June 3, 2019
For More Information:
Jeanette Mott Oxford
Executive Director, Empower Missouri
Communications Director, Empower Missouri
On May 31st, 2019, Missouri Attorney General Eric Schmitt released the annual Vehicle Stops Report of 2018 (VSR) as mandated by Missouri statutes. As an organization that advocates for the well-being of all Missourians, Empower Missouri uses the complete Vehicle Stops Report data set to look for situations in which People of Color are treated disproportionately.
The report, which shows data from all vehicle stops in Missouri during the 2018 calendar year, brings to light alarming trends in the way our state’s law enforcement officers interact with members of the community, especially People of Color.
The 2018 VSR shows that Black Missourians were 91% more likely to be pulled over than their white neighbors based on their respective proportions of the Missouri driving-age population in the 2010 Census. In 2017, they were 85% more likely. Not only does a driver’s race continue to play a significant role in the likelihood that they are pulled over by a police officer in Missouri, but it is getting worse each year.
“The Vehicle Stops Report shows that People of Color are being disproportionately and negatively impacted by vehicle stops in Missouri,” said Jeanette Mott Oxford, Executive Director for Empower Missouri. ”It also clearly shows that actions taken by a police officer during a stop correlate to race in a way that is truly alarming.”
Once stopped, it is clear that a driver’s race is also likely to influence the decisions the officer makes as they conduct the business of the stop. For example, Blacks and Hispanics were 1.48 and 1.4 times more likely, respectively, to have their vehicle searched than whites. This is despite the fact that these groups were slightly less likely than whites to have contraband discovered during the search.
“For the eighteenth year in a row, the Missouri Attorney General’s office has released a report that shows black communities, and people of color are disproportionately stopped and searched by law enforcement,” said Sara Baker, Legislative and Policy Director for ACLU of Missouri. “A report is not enough. Actions must be taken.”
“The data should act as a red flag to law enforcement officials- without significant reform Missouri will remain a state where minority drivers are harassed and unsafe, “ Baker continued. “We call on the Missouri Legislature and Governor Parson to support the Fourth Amendment Affirmation Act to move beyond data collection to consequences for officers who engage in racial profiling.”
Karla May, State Senator from the 4th District, said, “The question remains – what is the state of Missouri willing to do about the report? We cannot continue to allow this injustice.”
“If you don’t have any teeth in that law that bans racial profiling, then you won’t get compliance,” added Republican State Rep. Shamed Dogan. “We need to get Republicans on board to recognize that it’s a crisis. We have data to prove this has been going on for two decades.”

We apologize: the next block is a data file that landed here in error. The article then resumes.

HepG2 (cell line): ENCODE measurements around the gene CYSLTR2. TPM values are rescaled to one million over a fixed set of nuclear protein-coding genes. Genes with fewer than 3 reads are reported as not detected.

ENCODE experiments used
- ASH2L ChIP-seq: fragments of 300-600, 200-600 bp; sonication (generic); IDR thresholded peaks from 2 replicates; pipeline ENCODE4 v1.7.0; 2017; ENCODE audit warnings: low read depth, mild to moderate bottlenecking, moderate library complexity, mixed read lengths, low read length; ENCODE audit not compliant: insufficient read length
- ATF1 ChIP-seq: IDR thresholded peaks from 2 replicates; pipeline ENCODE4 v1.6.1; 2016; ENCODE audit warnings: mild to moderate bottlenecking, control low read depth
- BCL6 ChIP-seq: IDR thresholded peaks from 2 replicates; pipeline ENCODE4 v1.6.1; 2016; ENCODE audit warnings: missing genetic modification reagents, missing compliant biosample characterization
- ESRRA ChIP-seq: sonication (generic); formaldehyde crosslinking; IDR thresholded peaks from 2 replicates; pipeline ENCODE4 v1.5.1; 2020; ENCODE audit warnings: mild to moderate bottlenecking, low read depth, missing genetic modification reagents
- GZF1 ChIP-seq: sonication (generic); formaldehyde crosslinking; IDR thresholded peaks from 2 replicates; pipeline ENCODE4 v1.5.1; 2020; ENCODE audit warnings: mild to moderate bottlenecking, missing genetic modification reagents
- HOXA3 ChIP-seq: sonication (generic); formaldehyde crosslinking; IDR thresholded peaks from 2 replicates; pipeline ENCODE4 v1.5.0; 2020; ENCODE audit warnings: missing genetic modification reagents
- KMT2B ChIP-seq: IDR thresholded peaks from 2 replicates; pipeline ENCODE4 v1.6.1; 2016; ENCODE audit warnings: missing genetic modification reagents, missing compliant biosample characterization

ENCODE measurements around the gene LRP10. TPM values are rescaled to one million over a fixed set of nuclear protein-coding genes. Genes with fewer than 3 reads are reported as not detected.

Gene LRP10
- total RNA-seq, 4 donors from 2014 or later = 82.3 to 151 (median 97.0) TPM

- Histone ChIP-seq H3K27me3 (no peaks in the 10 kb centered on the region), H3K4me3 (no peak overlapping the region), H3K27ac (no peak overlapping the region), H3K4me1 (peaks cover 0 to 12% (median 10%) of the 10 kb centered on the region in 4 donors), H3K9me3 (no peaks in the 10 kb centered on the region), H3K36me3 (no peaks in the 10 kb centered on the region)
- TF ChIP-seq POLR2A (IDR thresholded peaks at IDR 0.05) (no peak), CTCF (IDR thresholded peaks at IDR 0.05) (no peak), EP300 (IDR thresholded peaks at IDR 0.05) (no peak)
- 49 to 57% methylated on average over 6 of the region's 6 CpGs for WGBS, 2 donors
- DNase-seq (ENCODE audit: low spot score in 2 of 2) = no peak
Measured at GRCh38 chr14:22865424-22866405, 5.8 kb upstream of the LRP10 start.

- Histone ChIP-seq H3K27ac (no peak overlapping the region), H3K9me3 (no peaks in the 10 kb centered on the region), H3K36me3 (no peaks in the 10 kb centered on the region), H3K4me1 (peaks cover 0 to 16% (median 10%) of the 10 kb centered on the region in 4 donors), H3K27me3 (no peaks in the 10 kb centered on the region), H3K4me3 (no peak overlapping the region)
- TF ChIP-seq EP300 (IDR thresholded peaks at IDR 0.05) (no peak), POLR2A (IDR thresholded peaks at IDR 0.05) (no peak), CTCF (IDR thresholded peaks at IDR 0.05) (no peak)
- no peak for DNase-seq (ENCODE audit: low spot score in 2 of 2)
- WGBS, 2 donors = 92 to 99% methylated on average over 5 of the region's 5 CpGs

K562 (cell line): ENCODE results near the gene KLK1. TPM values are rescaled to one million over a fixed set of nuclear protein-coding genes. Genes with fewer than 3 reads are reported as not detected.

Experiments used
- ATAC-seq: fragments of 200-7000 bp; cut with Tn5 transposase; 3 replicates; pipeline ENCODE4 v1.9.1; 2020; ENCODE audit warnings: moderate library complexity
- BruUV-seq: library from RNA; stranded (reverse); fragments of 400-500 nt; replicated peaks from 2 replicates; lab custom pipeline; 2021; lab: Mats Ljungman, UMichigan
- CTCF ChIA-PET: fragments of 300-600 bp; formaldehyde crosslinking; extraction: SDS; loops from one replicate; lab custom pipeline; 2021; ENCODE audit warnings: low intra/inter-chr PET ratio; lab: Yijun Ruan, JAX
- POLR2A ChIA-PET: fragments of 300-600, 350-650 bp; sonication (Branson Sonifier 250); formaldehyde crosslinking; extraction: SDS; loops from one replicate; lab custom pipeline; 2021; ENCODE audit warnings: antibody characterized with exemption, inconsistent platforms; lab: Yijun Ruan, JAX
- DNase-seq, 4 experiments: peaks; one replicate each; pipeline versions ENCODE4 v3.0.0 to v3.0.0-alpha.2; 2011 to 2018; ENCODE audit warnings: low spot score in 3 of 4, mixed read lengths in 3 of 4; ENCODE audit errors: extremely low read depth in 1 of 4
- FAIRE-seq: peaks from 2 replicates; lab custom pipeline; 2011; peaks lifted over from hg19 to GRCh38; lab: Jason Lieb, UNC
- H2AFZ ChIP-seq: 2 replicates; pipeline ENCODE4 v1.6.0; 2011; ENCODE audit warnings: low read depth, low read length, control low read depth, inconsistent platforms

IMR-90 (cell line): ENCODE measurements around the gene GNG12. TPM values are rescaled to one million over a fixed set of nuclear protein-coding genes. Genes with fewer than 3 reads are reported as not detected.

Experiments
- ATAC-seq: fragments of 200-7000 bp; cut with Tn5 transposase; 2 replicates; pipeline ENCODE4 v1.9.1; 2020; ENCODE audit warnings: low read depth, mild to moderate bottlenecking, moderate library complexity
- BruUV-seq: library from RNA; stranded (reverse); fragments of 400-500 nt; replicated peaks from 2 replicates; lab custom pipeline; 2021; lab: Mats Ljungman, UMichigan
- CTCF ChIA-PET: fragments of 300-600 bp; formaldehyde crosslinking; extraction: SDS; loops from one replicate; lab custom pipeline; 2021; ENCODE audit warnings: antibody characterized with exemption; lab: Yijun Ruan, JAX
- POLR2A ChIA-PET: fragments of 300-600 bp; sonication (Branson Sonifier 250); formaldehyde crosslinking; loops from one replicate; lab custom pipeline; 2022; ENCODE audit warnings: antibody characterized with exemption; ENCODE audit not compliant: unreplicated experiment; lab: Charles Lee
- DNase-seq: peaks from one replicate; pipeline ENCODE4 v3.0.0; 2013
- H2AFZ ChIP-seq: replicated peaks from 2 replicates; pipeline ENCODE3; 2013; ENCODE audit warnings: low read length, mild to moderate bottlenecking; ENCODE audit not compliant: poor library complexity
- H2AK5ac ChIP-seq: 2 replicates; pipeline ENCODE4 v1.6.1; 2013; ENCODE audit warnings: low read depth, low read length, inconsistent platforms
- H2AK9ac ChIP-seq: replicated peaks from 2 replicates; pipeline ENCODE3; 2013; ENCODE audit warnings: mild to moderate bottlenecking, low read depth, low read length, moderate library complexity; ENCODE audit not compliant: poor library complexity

Nimrod Chapel, Jr., President of the Missouri Conference of NAACP, said, “As you can see from the Missouri vehicle stops report from the Attorney General, statewide and locally, the number of stops as a percentage went up for People of Color. For decades, the NAACP across the state has worked with local officials in hopes of preventing African-Americans from being stopped at disproportionate rate when compared to Caucasians.”
“State and local officials have not reduce the disparity in stops between people based on skin color,” Chapel added. “So in 2017, the National Association for the Advancement of Colored People supported the Missouri State Conference of the NAACP in placing a travel advisory for People of Color in and traveling to the State of Missouri. The latest data shows this was a prudent action on our part.”
Patsy Johnson, a member of Empower Missouri, said, “The Attorney General’s report showed numbers for Jefferson City that largely correlate to the information we gathered from our local listening sessions. It is clear from this report and our work that there is still a need to drastically improve the relationship between law enforcement and the community.” The report shows that Black residents in Jefferson City are 92% more likely to be pulled over than their white neighbors. Johnson continued, saying, “We also know that nearly 69% of drivers pulled over in Jefferson City were residents of the jurisdiction, which makes it difficult to believe that these numbers are in any way affected by individuals coming from out of town.”
Empower Missouri and our partner organizations look forward to continuing to work with legislators, police departments, and the public to find ways to reduce the disparities found in this report through the following methods:
- Heightened communication and engagement between our police officers and the communities they serve, such as the Listening Sessions that occurred in Jefferson City and were hosted by Empower Missouri and attended by both police officers and a multi-racial group of residents.
- Meaningful legislation to address the inherent structural problems within our criminal justice system, such as House Bill 484, the John Ashcroft Fourth Amendment Affirmation Act, sponsored by Rep. Dogan, and Senate Bill 493, sponsored by Sen. May, and providing adequate funding to the Missouri Public Defenders system.
- The development of policies that help to break down the socioeconomic barriers that disproportionately affect People of Color in our state, such as raising wages to levels that provide access to food and housing security and investment in affordable, safe and accessible housing.